Bryony Gordon admits she was surprised Prince Harry chose to speak about his mental health struggles on her podcast because she’s ‘a bit chaotic’ with a history of OCD and alcoholism
- Mental health advocate Bryony, 40, spoke with Harry on her podcast in 2017
- Suffered with OCD since she was teen and battled alcohol and drug addiction
- Says it was ‘crucial’ the duke spoke despite ‘stuff upper lip mentality’ of royals
Bryony Gordon admitted she was surprised that Prince Harry chose to speak with her about mental health, despite her history of OCD and drug and alcohol addiction.
The journalist and author, 40, has battled with obsessive compulsive disorder (OCD) since she was a teen. She is a recovering alcoholic and former cocaine user, giving up booze for good almost four years ago.
In 1997, Bryony sought help for her OCD, and has since become an award-winning mental health advocate, and the Duke of Sussex chose her for his first interivew about his mental health struggles for her Mad World podcast in 2017.
Appearing on Lorraine today, Bryony told how surreal it was to arrive at Kensington Palace, and that she was surprised he had chosen to speak to someone as ‘chaotic’ as she felt she was.
Prince Harry, pictured last year in his California home, spoke with Bryony Gordon about his mental health for the first time for her Mad World podcast in 2017
The journalist and author, 40, appeared on Lorraine today where she admitted she was surprised that Harry chose to speak with her despite her history of OCD and drug and alcohol addiction
‘I still remember so clearly sitting down on the sofa with him in Kensington palace, and I was like “You’ve chosen to talk to me?”.
‘I’m a bit chaotic, I have this history of alcoholism, drug addiction, OCD. I was always the chaotic one, but I guess that’s why he chose to talk to me.’
She said it was ‘crucial’ that a member of the British establishment, which ‘epitomises the stuff upper lip’ spoke about mental health, with the prince admitting that he battled panic attacks as a result of his mother Princess Diana’s death in 1997.
‘It was such an honour to be part of that moment,’ she said. ‘I think people have forgotten how crucial that is. I still get people saying four years on saying how much it made a difference.
The Duke of Sussex is pictured hugging the journalist as he attended the first annual Royal Foundation Forum in London 2018
‘To have a member of an institution that epitomises the stuff upper lip mentality say “Actually, no I was not okay when my mother died, I tried to do the stiff upper lip thing, ignore it and bury my head in the sand and all that caused was chaos in his life, panic attacks” – it was a really important moment and I’m thankful for him to coming on the podcast to talk about it.’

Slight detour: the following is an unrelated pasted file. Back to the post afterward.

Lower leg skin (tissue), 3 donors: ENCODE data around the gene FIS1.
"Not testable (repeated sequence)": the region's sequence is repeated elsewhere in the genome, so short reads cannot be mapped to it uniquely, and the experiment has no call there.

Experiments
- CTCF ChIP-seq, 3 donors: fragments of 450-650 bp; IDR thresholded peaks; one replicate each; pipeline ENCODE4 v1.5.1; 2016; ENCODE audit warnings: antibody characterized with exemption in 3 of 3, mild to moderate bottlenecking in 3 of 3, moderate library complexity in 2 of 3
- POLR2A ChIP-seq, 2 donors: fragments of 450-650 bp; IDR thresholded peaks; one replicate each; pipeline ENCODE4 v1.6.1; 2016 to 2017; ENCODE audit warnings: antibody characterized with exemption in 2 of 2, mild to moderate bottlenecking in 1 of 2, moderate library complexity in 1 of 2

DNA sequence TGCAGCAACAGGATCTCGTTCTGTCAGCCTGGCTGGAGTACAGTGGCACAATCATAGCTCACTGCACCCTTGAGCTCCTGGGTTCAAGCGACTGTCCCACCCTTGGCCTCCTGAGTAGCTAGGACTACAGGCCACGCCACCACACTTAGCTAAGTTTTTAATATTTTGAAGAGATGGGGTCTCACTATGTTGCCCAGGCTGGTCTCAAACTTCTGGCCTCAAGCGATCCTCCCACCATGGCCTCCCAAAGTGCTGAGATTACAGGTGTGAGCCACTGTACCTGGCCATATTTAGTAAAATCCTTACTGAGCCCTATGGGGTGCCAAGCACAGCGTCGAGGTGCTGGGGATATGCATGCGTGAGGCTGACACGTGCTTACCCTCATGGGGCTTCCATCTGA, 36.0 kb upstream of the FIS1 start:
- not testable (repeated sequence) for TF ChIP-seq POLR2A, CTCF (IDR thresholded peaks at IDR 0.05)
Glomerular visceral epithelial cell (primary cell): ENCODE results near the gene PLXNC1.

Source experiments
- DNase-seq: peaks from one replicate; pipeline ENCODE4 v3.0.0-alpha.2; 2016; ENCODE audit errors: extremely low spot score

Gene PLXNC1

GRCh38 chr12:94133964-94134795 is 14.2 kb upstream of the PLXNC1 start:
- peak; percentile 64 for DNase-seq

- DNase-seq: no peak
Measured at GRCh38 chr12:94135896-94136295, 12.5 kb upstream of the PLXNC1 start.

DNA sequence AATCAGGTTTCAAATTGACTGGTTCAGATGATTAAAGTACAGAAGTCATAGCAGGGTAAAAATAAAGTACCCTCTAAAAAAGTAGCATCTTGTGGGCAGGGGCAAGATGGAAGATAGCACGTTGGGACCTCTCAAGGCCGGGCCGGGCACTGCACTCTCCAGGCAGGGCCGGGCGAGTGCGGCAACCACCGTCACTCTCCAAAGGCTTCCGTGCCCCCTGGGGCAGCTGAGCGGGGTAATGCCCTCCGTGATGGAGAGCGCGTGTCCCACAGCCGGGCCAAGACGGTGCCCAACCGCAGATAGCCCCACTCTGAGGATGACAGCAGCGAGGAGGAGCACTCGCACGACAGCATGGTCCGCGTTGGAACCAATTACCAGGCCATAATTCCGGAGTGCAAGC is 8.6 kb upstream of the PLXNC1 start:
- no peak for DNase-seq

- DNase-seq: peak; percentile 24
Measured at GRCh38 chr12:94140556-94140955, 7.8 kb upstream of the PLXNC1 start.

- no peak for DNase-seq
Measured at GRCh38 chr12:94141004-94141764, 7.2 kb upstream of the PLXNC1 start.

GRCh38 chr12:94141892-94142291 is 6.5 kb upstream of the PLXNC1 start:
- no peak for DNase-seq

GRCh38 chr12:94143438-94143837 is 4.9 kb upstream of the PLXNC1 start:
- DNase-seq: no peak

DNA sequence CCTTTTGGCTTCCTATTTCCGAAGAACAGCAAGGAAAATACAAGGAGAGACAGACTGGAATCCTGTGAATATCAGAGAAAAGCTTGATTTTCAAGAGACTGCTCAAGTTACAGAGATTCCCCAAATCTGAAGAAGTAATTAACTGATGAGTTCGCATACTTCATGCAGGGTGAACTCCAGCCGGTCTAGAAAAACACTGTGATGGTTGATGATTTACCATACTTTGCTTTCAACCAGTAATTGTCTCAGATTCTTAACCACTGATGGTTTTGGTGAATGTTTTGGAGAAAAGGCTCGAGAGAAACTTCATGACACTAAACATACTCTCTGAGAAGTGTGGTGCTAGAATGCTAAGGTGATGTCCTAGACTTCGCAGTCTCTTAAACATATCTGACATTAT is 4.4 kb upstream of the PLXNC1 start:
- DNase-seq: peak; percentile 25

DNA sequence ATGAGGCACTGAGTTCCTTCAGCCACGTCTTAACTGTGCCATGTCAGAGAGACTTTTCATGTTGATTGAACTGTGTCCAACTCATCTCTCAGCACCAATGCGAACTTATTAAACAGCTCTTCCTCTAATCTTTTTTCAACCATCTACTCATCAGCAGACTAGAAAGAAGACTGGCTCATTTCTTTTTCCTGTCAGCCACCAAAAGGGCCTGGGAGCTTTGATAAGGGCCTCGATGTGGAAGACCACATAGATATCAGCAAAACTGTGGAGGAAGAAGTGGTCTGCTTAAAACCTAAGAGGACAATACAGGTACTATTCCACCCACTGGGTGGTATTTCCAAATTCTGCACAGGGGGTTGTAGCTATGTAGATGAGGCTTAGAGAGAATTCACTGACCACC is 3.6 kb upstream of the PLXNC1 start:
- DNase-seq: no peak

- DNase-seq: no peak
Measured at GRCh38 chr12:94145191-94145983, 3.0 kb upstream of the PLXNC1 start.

Bryony recently released new book, No Such Thing as Normal, which sees the author give advice on issues such as depression, anxiety and personality disorders after years of battling her own mental illness.
She confessed that she was surprised at how well she’s coped throughout the pandemic, and wanted to share techniques that she has picked up throughout her life.
Bryony told host Lorraine Kelly (left) how surreal it was to arrive at Kensington Palace, and that she was surprised he had chosen to speak to someone as ‘chaotic’ as she felt she was
Bryony recently released new book, No Such Thing as Normal, which sees the author give advice on mental health throughout the pandemic
She explained that when she was 11 she’d been housebound for months at a time because she was scared to leave the house in case she caught an illness.
‘It was really interesting that this time last year, as the first lockdown approached, I assumed that when something like this happened, as someone with a history of mental illness, that I would be in a really bad place,’ Bryony said.
‘But what I discovered is that I was okay, and all the things I had historically seen as flaws and failures in myself where really more like strengths.
‘And people were coming to me for advice which was a very strange experience indeed, and I wanted to put down all the things I had learned about mental wellness, that I could only have learned through experiencing mental illness.’
What is obsessive compulsive disorder (OCD)?
Obsessive compulsive disorder, usually known as OCD, is a common mental health condition which makes people obsess over thoughts and develop behaviour they struggle to control.
It can affect anyone at any age but normally develops during young adulthood.
It can cause people to have repetitive unwanted or unpleasant thoughts.
People may also develop compulsive behaviour – a physical action or something mental – which they do over and over to try to relieve the obsessive thoughts.
The condition can be controlled and treatment usually involves psychological therapy or medication.
It is not known why OCD occurs but risk factors include a family history of the condition, certain differences in brain chemicals, or big life events like childbirth or bereavement.
People who are naturally tidy, methodical or anxious are also more likely to develop it.
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